And, again, like they say, ‘art washes away from the soul the dust of everyday life’, I surrendered to my creative pursuit in art and crafts. I can admit it’s true; art indeed is a very fulfilling activity and apart from helping you while away your wasteful hours, it charges up your worried and scared grey cells with new positive energy. You end up using your brain for what it is meant to be used for – creation.

I started with M-seal knowing fully well that my first and supposedly last project with the epoxy resin from Pidilite, was a disaster. Still, it left me with two vital lessons – a) mix small quantities so you can work on it before it gets hard, b) Break the form into little areas that are manageable, beforehand.

M-seal art

I bought the small packet for ten rupees at the local hardware store; now that’s not too much of an investment for a scared beginner like me!

The big question was, what do I make of it? Little people with varied expressions? Miniature forms of the seven wonders? Cute dolls or grotesque monsters? Dropping all these ideas, I chose something simple, something which I could do with confidence, some topic that always fascinates and cheers me up – flowers. I decided to make little roses out of them and stick them onto some thing – but what?

A few days back, we had ordered a ‘Handi Biryani’ from the speciality North Indian takeaway nearby. The Biryani was average but the pot it came in, was very ‘handy’!! I cleaned it up and voila, it was all ready to be painted and decorated with golden roses. Now you get the picture?!

m-seal art

Liking what I saw, I looked for more things to decorate. There was a square, wooden box with four little square compartments inside. Those had mini cupcakes in it once, a Diwali gift. The box was painted a dark brown and instantly decorated with the m-seal roses and then sprayed with some antique gold dust.

m-seal craft

By then, the contents of the ten rupees packet were over, and I felt so much contentment in this simple creation. Time to move over to some other craft, quilling maybe 😉

Sculpture time with M-seal!

As I begin to write this, I can see my M-seal creation winking at me. The online resource said M-seal dries in an hour but this blob defied all laws of epoxy resin and dried up in 40 minutes. The 20 minutes denied to me were the most tormenting 20 minutes of my life. It would have been an ideal drying time had I used it for concealing leakages. But I was moulding it into a mother-child shape! Here it is for your grand wonderment, my first M-seal assignment and also hopefully my most amatuerish!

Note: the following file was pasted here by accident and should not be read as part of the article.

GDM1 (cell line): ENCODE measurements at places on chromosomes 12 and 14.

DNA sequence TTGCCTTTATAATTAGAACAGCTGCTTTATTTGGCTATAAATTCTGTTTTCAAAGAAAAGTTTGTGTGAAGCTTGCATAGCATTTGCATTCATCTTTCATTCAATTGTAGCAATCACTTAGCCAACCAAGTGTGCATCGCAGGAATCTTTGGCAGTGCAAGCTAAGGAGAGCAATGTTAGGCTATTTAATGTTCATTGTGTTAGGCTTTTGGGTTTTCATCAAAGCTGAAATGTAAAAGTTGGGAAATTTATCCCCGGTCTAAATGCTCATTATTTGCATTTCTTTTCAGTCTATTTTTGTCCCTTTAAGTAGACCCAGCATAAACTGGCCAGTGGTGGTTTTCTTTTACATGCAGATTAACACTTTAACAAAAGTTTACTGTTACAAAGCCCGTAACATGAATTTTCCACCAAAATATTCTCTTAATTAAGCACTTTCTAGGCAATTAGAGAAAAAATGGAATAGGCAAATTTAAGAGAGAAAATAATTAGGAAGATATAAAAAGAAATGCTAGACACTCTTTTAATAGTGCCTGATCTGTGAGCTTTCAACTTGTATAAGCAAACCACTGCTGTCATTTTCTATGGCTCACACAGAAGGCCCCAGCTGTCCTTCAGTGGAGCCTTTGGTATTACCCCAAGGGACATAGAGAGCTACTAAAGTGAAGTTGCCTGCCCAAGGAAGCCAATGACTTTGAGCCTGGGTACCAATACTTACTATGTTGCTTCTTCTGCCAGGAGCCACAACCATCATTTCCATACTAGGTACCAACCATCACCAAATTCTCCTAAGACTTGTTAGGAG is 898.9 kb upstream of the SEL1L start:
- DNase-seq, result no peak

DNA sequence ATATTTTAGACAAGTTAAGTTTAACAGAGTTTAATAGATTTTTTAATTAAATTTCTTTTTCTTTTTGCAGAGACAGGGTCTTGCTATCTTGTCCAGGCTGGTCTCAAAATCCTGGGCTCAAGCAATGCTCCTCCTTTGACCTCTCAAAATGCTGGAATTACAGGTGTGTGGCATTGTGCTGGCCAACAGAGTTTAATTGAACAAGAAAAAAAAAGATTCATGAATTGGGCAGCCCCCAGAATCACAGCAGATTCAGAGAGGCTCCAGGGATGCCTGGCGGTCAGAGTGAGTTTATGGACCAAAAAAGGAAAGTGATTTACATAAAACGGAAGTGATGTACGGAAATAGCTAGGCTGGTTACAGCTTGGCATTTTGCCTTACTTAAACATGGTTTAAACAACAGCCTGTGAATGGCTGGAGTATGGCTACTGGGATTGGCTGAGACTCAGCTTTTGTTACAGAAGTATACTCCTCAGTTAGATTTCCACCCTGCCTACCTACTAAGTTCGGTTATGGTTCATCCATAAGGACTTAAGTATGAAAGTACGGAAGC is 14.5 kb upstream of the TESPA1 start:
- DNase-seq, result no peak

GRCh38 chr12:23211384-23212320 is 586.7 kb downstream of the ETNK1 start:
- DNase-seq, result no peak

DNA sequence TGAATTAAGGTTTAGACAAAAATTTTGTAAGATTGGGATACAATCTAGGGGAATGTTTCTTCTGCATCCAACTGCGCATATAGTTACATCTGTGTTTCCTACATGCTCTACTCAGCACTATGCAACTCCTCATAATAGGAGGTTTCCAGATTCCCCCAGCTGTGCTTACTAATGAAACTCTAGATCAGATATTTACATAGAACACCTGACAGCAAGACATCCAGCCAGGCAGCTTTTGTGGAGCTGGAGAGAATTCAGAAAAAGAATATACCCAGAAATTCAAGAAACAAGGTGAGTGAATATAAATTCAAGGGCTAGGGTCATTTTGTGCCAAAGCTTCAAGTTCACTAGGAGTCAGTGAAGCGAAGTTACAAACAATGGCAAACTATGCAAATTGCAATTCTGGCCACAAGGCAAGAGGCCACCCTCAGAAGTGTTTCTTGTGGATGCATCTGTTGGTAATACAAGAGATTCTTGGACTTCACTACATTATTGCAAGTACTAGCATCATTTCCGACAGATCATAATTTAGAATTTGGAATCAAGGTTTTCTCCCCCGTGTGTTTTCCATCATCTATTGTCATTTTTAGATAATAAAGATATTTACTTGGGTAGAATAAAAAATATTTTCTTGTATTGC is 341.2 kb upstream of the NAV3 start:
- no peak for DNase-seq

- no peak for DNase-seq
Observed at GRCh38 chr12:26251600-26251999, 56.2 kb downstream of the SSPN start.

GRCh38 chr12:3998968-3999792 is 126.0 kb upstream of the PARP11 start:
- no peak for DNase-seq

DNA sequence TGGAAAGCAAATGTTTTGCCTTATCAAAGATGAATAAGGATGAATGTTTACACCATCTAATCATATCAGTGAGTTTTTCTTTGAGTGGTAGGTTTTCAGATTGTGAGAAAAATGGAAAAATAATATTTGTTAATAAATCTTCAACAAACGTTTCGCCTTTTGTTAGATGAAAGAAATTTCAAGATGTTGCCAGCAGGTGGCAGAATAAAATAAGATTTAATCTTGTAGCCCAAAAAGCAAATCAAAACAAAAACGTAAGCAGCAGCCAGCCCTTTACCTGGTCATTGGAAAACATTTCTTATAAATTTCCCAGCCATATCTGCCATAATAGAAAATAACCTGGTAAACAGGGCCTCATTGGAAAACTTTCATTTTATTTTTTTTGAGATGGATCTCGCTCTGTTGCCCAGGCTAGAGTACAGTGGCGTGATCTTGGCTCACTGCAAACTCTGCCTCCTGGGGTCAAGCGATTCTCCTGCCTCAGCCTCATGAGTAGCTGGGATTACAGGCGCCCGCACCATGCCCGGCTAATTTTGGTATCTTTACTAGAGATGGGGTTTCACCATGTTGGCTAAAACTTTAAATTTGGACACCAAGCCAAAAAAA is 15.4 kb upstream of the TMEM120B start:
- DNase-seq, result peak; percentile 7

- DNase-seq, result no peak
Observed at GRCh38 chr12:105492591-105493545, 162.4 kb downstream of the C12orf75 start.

When you buy M-seal from the hardware shop, you will get two oblong rectangles of a soft moldable substance packed separately. It is basically epoxy resin and I am not its friend yet. You can learn more on the internet like I did but remember it dries up within 40 minutes. One is dark gray and the other is pale olive green, but when you mix the two, the mixture starts getting a darker tone and eventually turns into a warm black mass.

While you are kneading the two blobs, you have to be quick with your design judgement. As soon as the dough turns black, it also turns very soft and malleable. Begin moulding right away if you intend to make a one-piece structure. But if you want to create seperate little design elements to be then joined together or stuck/hung/beaded into something, then I would suggest to mix only that much as is required.

My orignially intended sculpture was very different from what has shaped up but I’m happy I ended up wiser on this learning curve. In half an hour, I had managed to knead that black blob and create the required shape. Just then I got worried my sculpture won’t stand without a tough base. So I created a flat cylindrical base and tried to attach it with a metal nail to the main body. The nail got stuck midway through the body since it had solidified at the core by then. I gave up pushing further and decided to pull out the nail. But the base had solidified by then. The next 10 most precious minutes were spent in pulling the nail out and patching up the hole it had created.

That was about it. My M-seal project came to an end as I struggled to give it a smoother finishing. The mother-child formation, very obstinately to my liking, chose their shape and stuck to it. No matter how much I pushed or carved, it didn’t change a square millimeter. Perhaps I have to start being friends with this epoxy resin creature, to really get a hang of its likes and dislikes and get myself thoroughly acquainted with its mood swings if I were to ever create an awesome shape with it.